While anyone can develop G6PD deficiency, the gene is more common in certain groups. People of African, African American, Middle Eastern, Mediterranean, and Asian descent may be more likely to have the gene for G6PD deficiency (1, 5).

If you or a family member has G6PD deficiency or is a known carrier of the condition and you are thinking of having children, you can talk with your doctor or a genetic counselor. They can help you learn more about how these inheritance patterns may be relevant to you.

Also, G6PD deficiency can sometimes happen in people who do not have the gene for the condition. In these cases, it’s referred to as acquired G6PD deficiency. This type is caused by other conditions, such as diabetes and hyperaldosteronism (2, 13).


G6PD is necessary to replenish the antioxidant glutathione. That’s why a deficiency (lack) of the enzyme can cause immune system impairment and an increased risk of infections and non-nutritional anemia (3, 14).

G6PD deficiency is a manageable condition, and if a person is not exposed to triggers, they may never experience any symptoms. Many people with G6PD deficiency never learn they have it (1).

If triggered by certain foods, drugs, or infections, G6PD deficiency can lead to the following symptoms (2, 4, 5, 10, 15):

  • yellowing of the eyes and skin (jaundice)
  • dark red urine
  • paleness (pallor) due to anemia
  • headaches
  • fatigue
  • rapid heartbeat
  • shortness of breath (dyspnea)
  • stomach pain

When red blood cells are broken down, a yellow byproduct called bilirubin forms. During a hemolytic crisis in someone with G6PD, bilirubin levels build up above expected levels. This leads to the yellowing of the skin and eyes.

However, most people with the deficiency remain asymptomatic (2, 4, 5, 10).


There are five types of G6PD deficiency, based on the activity of the G6PD enzyme in your body (3, 5):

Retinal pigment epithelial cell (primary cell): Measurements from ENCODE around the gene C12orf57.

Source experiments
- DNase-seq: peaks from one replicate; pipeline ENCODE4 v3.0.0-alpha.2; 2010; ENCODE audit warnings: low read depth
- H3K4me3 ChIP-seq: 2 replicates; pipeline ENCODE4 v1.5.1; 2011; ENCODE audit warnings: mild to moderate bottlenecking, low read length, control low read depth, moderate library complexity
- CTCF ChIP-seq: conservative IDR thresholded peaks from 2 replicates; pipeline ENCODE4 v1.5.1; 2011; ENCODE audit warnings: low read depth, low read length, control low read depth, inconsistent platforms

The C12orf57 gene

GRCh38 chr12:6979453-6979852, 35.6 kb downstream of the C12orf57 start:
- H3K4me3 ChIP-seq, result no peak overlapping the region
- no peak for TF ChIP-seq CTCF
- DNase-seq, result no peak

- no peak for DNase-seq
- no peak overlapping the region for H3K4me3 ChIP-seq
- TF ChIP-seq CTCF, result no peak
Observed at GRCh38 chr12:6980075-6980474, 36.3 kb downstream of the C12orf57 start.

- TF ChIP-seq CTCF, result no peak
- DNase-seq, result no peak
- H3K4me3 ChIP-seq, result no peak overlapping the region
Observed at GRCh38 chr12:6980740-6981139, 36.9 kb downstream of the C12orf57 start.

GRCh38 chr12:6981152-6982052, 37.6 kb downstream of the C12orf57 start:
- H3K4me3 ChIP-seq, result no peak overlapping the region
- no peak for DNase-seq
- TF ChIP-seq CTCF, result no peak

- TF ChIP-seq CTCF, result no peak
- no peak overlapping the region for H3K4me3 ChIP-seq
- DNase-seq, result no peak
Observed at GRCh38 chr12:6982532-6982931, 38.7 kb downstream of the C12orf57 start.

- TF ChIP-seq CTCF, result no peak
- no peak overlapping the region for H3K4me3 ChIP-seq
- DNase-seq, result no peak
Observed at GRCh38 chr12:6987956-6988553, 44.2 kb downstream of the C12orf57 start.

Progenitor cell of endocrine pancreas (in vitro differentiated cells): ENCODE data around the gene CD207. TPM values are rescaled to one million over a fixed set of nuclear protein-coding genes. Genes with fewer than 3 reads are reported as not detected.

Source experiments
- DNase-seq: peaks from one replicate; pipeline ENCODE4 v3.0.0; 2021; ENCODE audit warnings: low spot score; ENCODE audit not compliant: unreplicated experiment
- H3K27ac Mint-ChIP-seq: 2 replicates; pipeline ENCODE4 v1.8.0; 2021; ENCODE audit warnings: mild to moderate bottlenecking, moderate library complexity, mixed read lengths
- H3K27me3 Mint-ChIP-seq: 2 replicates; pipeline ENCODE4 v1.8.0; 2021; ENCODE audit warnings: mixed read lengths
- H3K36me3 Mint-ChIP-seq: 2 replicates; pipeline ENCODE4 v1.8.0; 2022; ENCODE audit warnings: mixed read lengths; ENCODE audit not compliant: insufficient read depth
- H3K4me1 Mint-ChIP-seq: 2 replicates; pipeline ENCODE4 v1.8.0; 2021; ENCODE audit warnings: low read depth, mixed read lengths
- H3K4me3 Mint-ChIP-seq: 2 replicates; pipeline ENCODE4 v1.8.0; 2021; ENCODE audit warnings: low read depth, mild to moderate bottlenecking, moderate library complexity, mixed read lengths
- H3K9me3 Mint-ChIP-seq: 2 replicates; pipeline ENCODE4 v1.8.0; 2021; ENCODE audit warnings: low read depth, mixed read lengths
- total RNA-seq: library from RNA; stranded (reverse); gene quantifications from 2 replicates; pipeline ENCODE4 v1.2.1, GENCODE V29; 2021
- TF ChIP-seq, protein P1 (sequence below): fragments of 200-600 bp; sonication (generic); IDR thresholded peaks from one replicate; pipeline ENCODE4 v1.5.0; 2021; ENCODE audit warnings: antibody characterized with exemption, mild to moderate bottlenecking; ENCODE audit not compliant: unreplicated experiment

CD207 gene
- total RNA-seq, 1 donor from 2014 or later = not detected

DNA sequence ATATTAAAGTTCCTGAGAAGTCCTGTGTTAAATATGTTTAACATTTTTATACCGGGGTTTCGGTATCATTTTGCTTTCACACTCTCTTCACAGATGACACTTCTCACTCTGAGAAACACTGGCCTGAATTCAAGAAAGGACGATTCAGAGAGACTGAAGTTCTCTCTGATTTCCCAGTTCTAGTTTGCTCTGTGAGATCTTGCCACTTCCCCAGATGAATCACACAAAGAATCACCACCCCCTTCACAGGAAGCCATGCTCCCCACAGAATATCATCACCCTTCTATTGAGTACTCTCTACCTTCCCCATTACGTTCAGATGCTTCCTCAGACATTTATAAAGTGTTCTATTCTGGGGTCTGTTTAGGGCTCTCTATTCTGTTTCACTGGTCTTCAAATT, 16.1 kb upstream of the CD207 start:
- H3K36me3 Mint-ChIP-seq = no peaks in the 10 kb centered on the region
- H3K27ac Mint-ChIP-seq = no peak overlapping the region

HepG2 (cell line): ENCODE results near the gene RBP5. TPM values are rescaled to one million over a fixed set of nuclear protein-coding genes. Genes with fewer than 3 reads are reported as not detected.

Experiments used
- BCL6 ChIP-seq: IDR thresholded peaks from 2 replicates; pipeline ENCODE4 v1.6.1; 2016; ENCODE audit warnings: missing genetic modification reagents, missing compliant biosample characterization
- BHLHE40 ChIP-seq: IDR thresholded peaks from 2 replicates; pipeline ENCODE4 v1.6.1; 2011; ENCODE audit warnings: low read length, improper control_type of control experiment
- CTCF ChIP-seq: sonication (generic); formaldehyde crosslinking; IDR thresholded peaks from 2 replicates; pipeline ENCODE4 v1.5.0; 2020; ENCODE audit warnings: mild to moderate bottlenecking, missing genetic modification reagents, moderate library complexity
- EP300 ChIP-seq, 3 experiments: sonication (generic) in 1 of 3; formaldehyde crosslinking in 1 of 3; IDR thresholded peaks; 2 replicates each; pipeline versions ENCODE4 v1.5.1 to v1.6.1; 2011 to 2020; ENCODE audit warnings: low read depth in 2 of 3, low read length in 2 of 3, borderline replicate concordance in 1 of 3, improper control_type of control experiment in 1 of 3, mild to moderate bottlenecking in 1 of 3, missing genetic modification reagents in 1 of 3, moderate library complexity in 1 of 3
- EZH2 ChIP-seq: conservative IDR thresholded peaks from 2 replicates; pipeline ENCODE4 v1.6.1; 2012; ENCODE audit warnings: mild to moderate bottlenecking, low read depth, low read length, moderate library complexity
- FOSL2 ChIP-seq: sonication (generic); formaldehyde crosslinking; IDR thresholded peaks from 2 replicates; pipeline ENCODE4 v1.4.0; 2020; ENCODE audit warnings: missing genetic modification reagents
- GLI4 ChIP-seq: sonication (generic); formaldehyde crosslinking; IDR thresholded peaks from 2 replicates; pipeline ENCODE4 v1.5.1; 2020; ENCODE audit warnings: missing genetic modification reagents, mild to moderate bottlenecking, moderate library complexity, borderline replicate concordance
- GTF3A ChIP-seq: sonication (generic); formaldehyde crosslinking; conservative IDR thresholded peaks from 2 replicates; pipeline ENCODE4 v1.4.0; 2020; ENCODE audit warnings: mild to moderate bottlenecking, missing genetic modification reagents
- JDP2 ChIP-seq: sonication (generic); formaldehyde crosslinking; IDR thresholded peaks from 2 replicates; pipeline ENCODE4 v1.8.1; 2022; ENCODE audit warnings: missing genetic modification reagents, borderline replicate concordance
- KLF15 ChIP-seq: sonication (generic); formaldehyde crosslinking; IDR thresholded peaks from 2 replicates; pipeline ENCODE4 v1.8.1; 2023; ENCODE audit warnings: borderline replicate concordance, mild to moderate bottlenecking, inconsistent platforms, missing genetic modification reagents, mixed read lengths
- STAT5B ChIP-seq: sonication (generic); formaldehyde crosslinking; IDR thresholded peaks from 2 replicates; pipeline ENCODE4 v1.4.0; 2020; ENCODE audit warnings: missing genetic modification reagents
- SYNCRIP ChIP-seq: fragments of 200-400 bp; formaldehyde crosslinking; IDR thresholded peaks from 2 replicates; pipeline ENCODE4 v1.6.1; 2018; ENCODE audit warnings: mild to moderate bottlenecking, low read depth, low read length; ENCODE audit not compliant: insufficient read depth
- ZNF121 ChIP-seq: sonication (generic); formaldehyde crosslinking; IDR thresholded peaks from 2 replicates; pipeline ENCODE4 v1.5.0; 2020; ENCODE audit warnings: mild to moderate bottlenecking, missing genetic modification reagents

• Class 1: less than 10% G6PD enzyme activity with chronic hemolytic anemia, meaning that red blood cells are broken down quicker than they’re replenished
  • Class 2: 10% or less G6PD enzyme activity with the breakdown of red blood cells only when you’re exposed to trigger foods, medications, or infections
  • Class 3: 10%–60% G6PD enzyme activity, with symptoms appearing only in response to infections
  • Class 4: more than 60% G6PD enzyme activity, with only mild symptoms
  • Class 5: higher G6PD enzyme activity compared with healthy individuals; people are often asymptomatic and unaware that they have this condition

Classes 1–3 are clinically significant. This means there is a high risk of hemolytic anemia when exposed to triggers, often requiring medical intervention and treatment (3, 5).


To diagnose G6PD deficiency, a healthcare professional will take a blood sample to determine the level of G6PD in your blood.

According to a 2009 study, a standard G6PD range for adults is 6.75–11.95 units per gram of hemoglobin. If your results are within the standard range, it typically means that you don’t have a G6PD deficiency (16).

However, results can vary based on the test used and many other factors. Your doctor will need to interpret your test results.

Qualified healthcare professionals must test for and diagnosis the condition.


G6PD deficiency is the most common genetic enzyme disorder. It can cause hemolytic anemia, jaundice, dark red urine, and paleness. There are five types, although only classes 1–3 may need medical treatment.

Specific foods and medications have been shown to trigger hemolytic anemia in those with G6PD deficiency, so you may want to avoid them if you have this condition.

Foods to avoid